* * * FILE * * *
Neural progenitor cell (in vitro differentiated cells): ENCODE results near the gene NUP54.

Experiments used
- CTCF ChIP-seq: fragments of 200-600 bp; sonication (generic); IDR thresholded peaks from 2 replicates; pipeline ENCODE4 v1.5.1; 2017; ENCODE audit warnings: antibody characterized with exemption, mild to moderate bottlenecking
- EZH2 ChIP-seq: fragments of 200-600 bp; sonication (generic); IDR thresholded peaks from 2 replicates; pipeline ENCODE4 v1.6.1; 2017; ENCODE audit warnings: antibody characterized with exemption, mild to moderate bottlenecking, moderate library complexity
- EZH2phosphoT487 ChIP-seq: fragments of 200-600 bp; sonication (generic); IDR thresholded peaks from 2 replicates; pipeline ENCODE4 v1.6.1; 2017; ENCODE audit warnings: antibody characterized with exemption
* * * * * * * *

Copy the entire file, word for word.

Neural progenitor cell (in vitro differentiated cells): ENCODE results near the gene NUP54.

Experiments used
- CTCF ChIP-seq: fragments of 200-600 bp; sonication (generic); IDR thresholded peaks from 2 replicates; pipeline ENCODE4 v1.5.1; 2017; ENCODE audit warnings: antibody characterized with exemption, mild to moderate bottlenecking
- EZH2 ChIP-seq: fragments of 200-600 bp; sonication (generic); IDR thresholded peaks from 2 replicates; pipeline ENCODE4 v1.6.1; 2017; ENCODE audit warnings: antibody characterized with exemption, mild to moderate bottlenecking, moderate library complexity
- EZH2phosphoT487 ChIP-seq: fragments of 200-600 bp; sonication (generic); IDR thresholded peaks from 2 replicates; pipeline ENCODE4 v1.6.1; 2017; ENCODE audit warnings: antibody characterized with exemption